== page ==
Successful ERP Evolves With The Company

by Elizabeth Hackenson CIO, AES Corporation

Implementing an ERP is a major undertaking, requiring extensive commitment and resources. From my experience, companies invest in an ERP to simplify processes, integrate data and automate controls. Regardless of the imperative, ERPs can significantly improve operational performance by unleashing resources to focus on value-added services.

When a company decides to implement an ERP, there is a belief that it will be relatively easy, quick and within budget. This is a myth ERPs are difficult, take years to implement and are rarely within the original budget. That said if done right, it can certainly be worth the effort, time and cost. Therefore, making decisions regarding business processes and reporting strategies, to selecting your leadership and to measuring value, are all critical elements. Any of these items can affect the success of the project. My advice is to weigh each equally and know you are embarking on a challenging yet rewarding endeavor.

"A mistake most companies make is not having a clear vision of corporate reporting"

Business Process Strategy

One of the perceived values of an ERP is leveraging industry best practices in lieu of customizing to your existing processes. Customizing an ERP is costly upfront and continuously for on-going maintenance and support. In general, customization is not recommended, however if required it should be kept to a minimum. While the decision to minimize customization seems logical, it will trigger the need for change management. This means you will need to change the way your company manages its processes, which affects employees and potentially other systems. Do not underestimate this effort acquiring external assistance on change management is worth it.


A mistake most companies make is not having a clear vision of corporate reporting.  Standard ERPs provide local and operational reporting, however if your company needs consolidated reporting, then a strategy and governance process must be defined in the early stages of the project. Performing this afterwards usually leads to tremendous effort, time and money.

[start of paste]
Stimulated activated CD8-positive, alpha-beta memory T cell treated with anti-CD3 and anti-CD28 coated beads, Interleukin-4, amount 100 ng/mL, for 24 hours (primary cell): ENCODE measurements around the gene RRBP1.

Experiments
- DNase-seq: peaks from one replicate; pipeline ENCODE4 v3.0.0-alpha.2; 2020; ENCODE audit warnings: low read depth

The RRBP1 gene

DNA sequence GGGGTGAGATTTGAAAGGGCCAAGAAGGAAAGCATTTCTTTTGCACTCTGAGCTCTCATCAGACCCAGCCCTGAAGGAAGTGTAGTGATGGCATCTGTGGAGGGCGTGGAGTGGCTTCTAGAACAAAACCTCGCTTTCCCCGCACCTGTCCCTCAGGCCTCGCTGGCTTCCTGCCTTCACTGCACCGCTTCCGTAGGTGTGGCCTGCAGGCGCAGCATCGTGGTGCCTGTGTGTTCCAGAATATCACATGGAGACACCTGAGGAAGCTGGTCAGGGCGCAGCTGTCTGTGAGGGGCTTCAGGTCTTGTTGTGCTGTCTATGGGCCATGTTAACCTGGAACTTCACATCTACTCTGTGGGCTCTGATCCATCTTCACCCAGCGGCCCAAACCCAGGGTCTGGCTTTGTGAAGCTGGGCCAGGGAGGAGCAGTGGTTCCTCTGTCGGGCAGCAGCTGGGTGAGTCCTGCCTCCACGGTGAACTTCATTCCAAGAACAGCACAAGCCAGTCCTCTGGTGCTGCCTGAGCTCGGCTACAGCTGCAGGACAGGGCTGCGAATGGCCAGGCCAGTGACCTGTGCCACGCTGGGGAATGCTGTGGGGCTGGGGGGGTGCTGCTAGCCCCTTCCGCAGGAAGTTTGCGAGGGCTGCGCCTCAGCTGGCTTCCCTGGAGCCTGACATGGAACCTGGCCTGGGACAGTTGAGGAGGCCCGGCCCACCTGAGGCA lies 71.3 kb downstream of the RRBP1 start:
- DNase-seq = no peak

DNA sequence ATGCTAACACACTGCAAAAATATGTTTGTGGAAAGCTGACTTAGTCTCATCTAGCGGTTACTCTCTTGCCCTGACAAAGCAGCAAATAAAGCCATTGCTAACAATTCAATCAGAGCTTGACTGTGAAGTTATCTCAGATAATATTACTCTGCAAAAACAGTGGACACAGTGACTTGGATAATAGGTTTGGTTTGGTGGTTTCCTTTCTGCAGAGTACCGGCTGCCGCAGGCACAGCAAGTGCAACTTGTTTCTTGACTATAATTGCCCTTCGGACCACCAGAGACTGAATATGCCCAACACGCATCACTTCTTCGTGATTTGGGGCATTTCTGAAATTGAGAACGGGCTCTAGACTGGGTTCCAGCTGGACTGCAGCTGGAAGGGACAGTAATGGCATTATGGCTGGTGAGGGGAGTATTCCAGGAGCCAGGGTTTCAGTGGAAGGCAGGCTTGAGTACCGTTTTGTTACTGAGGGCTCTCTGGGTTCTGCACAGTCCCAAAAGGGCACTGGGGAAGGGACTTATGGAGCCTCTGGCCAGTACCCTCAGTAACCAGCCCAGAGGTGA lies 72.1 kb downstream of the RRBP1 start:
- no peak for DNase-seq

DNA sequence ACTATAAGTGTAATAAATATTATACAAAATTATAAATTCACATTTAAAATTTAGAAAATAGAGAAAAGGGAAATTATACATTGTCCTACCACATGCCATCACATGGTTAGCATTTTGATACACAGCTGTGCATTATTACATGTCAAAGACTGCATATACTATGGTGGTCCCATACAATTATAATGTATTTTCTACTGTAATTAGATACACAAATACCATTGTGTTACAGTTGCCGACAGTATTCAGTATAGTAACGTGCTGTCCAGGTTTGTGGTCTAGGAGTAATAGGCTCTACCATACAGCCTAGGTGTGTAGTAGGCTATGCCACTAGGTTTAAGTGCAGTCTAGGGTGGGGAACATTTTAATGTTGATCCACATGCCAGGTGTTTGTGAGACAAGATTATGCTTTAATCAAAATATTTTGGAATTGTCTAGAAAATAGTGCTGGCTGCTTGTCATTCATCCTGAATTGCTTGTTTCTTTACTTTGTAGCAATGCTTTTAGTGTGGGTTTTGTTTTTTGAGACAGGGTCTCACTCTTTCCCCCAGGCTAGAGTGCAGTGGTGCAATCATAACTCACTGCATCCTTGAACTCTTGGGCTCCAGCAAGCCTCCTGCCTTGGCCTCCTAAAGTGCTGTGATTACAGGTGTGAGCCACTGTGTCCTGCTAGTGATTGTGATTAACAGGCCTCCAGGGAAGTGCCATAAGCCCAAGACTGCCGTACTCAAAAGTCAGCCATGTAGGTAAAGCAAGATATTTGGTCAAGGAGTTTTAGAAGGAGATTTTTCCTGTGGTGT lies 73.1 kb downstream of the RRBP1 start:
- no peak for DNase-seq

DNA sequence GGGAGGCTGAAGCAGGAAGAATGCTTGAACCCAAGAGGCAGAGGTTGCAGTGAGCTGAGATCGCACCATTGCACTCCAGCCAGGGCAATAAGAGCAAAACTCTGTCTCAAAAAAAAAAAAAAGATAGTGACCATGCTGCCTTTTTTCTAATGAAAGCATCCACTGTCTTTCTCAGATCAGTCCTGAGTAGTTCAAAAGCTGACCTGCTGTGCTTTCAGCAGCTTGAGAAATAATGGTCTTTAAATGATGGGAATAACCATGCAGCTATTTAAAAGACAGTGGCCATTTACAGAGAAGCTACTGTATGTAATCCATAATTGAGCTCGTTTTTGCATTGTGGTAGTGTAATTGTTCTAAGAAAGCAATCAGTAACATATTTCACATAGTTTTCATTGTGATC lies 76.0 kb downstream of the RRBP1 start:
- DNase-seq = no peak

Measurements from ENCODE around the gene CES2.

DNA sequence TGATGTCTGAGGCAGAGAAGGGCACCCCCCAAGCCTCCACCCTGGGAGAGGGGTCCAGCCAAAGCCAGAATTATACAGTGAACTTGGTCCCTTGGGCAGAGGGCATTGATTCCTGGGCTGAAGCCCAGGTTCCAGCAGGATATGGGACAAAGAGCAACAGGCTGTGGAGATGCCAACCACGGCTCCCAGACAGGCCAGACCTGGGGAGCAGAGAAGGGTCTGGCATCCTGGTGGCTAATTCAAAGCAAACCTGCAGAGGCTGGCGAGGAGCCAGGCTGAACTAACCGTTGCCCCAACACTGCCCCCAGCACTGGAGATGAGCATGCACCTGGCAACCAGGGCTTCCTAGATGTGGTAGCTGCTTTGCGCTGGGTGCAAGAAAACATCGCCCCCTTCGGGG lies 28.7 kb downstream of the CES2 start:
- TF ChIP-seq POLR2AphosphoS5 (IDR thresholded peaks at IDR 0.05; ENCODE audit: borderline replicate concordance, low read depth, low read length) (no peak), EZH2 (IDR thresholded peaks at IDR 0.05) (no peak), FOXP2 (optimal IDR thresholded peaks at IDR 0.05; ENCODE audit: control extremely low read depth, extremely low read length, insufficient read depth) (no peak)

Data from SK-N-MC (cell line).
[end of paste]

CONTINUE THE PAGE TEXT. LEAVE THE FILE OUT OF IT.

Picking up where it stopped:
Once your company decides to invest in an ERP, it needs to dedicate resources. Many companies view an ERP as something IT implements and manages. In my opinion, the most successful ERPs are those led by the business and supported by IT. The business functions need to adopt the new way of working and business leaders need to plan the transition from, "as is" (today) to the "to be" (the future). While IT can certainly assist in this transition, the most successful projects have leaders from Operations, Procurement, Finance, HR, etc. who lead their change management.

As these decisions are underway, the project team needs to ask "how do we measure value?" I haven't met an ERP that didn't cost in the tens of millions of dollars. Of course, benefits are part of the business case, however as the project progresses, the focus on benefits usually slips away from the discussion. Every decision taken should include a question on the impact to the benefits and every project milestone should assess value realization. The discipline of weaving in the 'value check' should eliminate the open question of "did we realize value from this investment"?

ERPs are a journey and the most effective implementations are those that evolve with your company. Change is the new normal, so knowing you can quickly incorporate new products and services within your ERP framework is paramount.